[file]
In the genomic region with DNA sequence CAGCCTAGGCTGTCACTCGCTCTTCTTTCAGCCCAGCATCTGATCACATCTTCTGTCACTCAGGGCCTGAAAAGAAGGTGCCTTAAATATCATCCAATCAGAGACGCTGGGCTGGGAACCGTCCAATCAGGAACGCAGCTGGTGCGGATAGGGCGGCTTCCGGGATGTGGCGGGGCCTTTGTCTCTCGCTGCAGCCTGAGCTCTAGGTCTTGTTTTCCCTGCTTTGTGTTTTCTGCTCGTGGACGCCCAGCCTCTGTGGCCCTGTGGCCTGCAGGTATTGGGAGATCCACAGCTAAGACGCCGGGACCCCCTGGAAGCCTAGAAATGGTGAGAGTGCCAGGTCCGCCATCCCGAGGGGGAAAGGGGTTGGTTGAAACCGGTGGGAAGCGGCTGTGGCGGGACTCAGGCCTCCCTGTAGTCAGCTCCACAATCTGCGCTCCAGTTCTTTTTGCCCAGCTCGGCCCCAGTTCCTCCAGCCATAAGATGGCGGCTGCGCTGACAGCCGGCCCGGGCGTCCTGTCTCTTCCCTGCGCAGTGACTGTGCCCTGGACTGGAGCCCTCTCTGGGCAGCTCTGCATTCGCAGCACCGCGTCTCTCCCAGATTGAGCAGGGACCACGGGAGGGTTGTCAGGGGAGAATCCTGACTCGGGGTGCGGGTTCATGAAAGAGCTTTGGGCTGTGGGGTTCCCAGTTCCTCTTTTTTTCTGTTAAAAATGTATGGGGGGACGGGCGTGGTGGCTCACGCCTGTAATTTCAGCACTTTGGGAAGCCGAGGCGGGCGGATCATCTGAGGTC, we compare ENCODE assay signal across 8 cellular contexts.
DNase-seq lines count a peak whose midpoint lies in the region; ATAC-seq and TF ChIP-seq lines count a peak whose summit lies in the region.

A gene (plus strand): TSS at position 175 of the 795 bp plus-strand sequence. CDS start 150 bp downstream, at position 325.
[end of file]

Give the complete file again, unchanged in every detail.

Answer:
In the genomic region with DNA sequence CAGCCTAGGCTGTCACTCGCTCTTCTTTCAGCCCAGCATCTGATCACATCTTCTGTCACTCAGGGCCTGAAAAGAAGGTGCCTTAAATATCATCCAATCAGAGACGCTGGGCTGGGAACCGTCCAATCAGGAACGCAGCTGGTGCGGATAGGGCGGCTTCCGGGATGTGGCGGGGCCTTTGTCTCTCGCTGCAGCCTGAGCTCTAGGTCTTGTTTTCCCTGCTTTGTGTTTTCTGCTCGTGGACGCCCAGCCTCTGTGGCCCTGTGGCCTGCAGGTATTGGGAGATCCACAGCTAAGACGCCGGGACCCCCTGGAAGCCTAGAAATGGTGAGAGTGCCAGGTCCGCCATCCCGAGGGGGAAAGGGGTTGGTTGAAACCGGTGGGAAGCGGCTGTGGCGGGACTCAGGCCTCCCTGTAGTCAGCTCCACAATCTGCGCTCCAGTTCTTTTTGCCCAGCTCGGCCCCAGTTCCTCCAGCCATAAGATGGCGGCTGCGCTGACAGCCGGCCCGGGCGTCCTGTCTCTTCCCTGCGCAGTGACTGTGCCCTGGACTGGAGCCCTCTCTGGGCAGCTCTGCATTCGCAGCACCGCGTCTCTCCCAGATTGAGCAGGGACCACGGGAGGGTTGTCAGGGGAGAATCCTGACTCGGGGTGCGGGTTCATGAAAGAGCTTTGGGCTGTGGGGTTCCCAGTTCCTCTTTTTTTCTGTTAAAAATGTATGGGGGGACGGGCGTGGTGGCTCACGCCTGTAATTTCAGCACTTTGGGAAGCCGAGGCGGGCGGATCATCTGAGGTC, we compare ENCODE assay signal across 8 cellular contexts.
DNase-seq lines count a peak whose midpoint lies in the region; ATAC-seq and TF ChIP-seq lines count a peak whose summit lies in the region.

A gene (plus strand): TSS at position 175 of the 795 bp plus-strand sequence. CDS start 150 bp downstream, at position 325.